Dairy has been long governed by a series of rules known as "standards of identity." While these federal requirements have protected our products from imitations, the rules have also stymied innovation when not updated in a timely fashion. Such is the case with the proposed removal of the federally mandated, unique-to-dairy, front-panel labeling requirement when using non-nutritive sweeteners in flavored milk. Unfortunately, the relatively straightforward concept used in a host of diet drinks has confused and upset some consumers, making this an unfortunate public relations mishap for our industry. Let's take a step back and untangle the confusion.

Current Food and Drug Administration (FDA) mandated rules require processors to label the front panel of dairy products that use the same no-calorie sweeteners, like aspartame, found in diet sodas and other sports drinks. The added front panel requirement has further hamstrung us in the modern-day marketing climate because fluid dairy products sweetened with low-cal options must be labeled with a nutrient content claim such as "no sugar added chocolate milk" or with a nonstandard term such as "dairy drink."

This outdated but still mandated standard of identity is in addition to the ingredient and nutrition labels required on the back of all food packages. It's this misconception surrounding dairy's extra labeling requirement that is causing some consumer groups to be misinformed and speak out against FDA's proposal with inaccurate commentary. To be fair, from a consumer perspective, it's understandable that there is misunderstanding because similar beverages such as diet drinks do not have additional labeling mandates.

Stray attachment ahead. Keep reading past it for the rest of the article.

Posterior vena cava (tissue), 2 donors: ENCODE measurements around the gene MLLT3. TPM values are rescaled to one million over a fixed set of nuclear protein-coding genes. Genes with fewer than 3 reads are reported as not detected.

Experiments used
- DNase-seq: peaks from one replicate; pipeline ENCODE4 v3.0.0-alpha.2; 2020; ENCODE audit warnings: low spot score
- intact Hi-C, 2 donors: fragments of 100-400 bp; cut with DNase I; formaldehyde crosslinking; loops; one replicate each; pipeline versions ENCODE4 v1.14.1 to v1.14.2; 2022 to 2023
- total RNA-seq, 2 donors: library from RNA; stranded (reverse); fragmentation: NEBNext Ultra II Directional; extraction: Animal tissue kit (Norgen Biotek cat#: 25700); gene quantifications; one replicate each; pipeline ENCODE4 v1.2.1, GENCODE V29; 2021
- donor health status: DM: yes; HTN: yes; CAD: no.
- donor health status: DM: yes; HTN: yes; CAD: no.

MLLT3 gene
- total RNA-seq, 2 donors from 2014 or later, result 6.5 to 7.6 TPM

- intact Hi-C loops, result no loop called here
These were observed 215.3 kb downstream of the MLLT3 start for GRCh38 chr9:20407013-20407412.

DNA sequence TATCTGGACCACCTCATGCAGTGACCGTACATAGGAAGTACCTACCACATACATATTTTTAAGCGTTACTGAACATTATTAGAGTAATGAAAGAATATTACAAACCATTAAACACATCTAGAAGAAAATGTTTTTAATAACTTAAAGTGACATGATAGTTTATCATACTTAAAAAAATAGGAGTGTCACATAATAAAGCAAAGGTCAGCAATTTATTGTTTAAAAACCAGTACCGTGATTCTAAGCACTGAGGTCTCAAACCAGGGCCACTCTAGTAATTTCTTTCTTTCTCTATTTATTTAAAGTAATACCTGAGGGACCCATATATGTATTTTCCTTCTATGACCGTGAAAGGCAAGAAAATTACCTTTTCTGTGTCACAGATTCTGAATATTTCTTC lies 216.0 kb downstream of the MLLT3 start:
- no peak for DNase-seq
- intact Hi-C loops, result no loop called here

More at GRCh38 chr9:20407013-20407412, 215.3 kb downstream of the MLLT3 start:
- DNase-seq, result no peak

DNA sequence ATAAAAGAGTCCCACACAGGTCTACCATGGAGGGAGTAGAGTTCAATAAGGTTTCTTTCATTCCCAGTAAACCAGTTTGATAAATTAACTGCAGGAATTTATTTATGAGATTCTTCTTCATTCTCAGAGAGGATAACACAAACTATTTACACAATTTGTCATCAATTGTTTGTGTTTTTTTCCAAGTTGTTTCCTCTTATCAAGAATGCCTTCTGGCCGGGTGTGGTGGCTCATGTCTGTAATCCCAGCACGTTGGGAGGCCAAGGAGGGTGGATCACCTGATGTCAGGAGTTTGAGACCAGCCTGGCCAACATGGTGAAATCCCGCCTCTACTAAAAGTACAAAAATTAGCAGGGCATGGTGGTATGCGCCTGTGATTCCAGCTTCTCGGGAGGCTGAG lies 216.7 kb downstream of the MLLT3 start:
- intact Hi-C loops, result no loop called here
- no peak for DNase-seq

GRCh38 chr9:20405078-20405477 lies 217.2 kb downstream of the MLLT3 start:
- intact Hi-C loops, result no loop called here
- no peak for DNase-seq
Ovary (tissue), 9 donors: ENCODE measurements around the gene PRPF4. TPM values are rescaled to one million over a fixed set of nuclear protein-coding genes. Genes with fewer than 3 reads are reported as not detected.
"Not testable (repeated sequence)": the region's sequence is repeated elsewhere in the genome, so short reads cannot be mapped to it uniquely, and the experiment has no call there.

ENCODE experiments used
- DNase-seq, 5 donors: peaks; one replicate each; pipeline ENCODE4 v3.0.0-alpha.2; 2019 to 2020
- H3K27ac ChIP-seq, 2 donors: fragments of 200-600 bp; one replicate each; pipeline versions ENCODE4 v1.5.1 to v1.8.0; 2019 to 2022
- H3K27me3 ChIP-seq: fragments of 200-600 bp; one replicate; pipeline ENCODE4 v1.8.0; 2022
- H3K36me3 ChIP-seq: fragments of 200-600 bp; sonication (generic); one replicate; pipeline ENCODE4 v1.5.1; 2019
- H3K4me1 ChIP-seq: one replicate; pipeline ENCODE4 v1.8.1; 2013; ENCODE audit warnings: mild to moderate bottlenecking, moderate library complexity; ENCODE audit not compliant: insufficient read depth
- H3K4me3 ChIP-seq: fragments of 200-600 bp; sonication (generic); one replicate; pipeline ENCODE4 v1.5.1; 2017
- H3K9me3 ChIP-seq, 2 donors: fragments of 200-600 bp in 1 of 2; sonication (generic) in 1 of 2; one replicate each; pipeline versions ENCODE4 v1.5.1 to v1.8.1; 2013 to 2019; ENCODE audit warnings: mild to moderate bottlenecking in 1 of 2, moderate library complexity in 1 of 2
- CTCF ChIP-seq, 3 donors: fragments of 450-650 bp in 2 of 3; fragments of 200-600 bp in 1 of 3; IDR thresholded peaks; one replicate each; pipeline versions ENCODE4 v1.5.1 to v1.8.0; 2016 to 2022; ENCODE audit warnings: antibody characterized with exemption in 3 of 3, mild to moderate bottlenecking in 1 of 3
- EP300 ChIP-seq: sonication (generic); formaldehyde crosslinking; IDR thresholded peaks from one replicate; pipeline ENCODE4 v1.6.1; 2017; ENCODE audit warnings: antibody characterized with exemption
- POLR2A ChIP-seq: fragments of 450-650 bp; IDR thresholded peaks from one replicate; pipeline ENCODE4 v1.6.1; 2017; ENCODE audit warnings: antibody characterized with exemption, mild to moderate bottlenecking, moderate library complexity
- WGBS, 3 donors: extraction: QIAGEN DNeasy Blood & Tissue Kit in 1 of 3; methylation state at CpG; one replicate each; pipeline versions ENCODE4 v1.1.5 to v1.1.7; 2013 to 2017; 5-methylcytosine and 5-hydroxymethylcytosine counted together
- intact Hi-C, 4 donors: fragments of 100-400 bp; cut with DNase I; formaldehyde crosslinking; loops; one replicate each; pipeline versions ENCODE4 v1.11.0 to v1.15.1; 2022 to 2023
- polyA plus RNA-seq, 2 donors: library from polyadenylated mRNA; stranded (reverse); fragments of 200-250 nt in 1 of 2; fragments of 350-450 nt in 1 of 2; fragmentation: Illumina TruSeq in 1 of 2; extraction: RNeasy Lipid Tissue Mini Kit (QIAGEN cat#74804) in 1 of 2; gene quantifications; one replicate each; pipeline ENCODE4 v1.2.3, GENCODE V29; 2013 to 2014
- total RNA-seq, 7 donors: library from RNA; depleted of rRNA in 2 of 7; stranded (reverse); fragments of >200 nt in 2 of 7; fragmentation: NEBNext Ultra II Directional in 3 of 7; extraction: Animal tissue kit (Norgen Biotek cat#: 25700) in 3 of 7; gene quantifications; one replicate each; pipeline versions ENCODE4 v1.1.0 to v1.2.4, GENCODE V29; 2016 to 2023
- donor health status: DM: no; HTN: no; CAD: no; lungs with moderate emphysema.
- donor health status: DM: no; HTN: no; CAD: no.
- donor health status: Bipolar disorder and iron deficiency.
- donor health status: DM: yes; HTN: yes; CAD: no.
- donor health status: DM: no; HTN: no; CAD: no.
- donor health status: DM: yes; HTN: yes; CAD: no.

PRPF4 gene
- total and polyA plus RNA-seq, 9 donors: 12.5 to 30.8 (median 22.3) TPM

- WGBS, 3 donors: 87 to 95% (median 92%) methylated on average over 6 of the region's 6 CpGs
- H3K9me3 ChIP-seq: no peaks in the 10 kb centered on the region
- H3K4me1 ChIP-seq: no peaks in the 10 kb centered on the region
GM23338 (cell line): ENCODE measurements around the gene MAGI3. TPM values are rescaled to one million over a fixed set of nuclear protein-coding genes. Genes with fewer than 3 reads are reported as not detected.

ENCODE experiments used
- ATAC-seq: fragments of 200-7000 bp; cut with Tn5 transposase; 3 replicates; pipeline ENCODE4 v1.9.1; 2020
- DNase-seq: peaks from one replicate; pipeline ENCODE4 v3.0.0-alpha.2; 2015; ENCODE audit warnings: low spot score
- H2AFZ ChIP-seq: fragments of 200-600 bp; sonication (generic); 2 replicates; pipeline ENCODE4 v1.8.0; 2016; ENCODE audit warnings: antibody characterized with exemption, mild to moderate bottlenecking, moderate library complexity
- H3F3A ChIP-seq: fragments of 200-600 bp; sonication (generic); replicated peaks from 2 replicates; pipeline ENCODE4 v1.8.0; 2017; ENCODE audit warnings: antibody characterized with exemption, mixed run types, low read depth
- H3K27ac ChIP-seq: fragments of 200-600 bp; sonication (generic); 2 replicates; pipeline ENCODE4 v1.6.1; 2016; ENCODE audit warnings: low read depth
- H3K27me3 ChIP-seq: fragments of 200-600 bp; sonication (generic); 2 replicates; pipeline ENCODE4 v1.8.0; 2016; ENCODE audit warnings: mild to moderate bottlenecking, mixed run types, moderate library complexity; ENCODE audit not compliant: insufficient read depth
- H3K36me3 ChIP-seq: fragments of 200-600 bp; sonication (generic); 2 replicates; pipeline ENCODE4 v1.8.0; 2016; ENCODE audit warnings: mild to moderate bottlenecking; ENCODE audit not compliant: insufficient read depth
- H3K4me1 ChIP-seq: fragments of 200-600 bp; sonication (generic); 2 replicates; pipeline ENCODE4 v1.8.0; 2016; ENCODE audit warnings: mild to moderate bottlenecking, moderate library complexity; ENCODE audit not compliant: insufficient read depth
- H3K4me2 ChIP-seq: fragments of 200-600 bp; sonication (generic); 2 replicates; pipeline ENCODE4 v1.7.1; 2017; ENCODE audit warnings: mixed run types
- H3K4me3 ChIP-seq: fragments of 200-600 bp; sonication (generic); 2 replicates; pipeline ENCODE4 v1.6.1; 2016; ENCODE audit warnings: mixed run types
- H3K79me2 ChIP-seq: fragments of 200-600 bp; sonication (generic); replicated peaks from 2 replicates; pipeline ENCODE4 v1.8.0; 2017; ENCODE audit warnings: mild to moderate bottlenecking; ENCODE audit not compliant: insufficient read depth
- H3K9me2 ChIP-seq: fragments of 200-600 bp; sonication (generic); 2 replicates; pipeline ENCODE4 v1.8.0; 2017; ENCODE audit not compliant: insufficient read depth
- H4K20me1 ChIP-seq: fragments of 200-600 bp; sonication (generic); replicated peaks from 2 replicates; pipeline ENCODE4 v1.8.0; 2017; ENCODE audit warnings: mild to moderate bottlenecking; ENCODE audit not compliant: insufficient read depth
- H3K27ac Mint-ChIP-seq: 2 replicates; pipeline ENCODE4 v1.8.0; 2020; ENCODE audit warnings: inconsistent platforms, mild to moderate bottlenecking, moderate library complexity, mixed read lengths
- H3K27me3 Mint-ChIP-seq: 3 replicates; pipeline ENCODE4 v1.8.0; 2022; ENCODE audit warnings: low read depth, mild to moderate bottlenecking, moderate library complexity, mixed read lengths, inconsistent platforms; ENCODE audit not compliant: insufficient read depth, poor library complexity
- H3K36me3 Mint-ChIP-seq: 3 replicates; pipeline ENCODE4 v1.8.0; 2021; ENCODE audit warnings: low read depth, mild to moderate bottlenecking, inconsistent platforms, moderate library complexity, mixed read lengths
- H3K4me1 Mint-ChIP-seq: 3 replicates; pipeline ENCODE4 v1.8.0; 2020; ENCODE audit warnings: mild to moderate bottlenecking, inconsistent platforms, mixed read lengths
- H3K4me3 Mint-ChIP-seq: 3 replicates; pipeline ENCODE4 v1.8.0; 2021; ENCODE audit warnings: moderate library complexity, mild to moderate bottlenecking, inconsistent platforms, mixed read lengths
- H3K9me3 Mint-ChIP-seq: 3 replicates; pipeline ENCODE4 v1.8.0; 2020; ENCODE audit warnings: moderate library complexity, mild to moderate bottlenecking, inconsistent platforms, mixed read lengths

A petition addressing this issue filed jointly by the National Milk Producers Federation and International Dairy Foods Association had greater importance when it was first submitted on March 16, 2009. During the four-year government delay, flavored milks have been reformulated with reduced sugar content to ensure access to school lunchrooms. However, we still need a full array of options to promote healthy eating. By updating FDA's rules, this proposal brings milk and a stable of 17 other dairy products into the current century and allows us to simply call them milk - with or without non-nutritive, low-cal sweeteners.

We encourage those who support this idea to speak out on safe and expanded product offerings. Formal public comments are due by May 21. Go to www.regulations.gov and search for FDA's proposed rule FDA-2009-P-0147-0012. By doing so, it will ensure the FDA that people actually understand this long overdue update.

This Hoard's Dairyman editorial appears on page 244 of the April 10, 2013.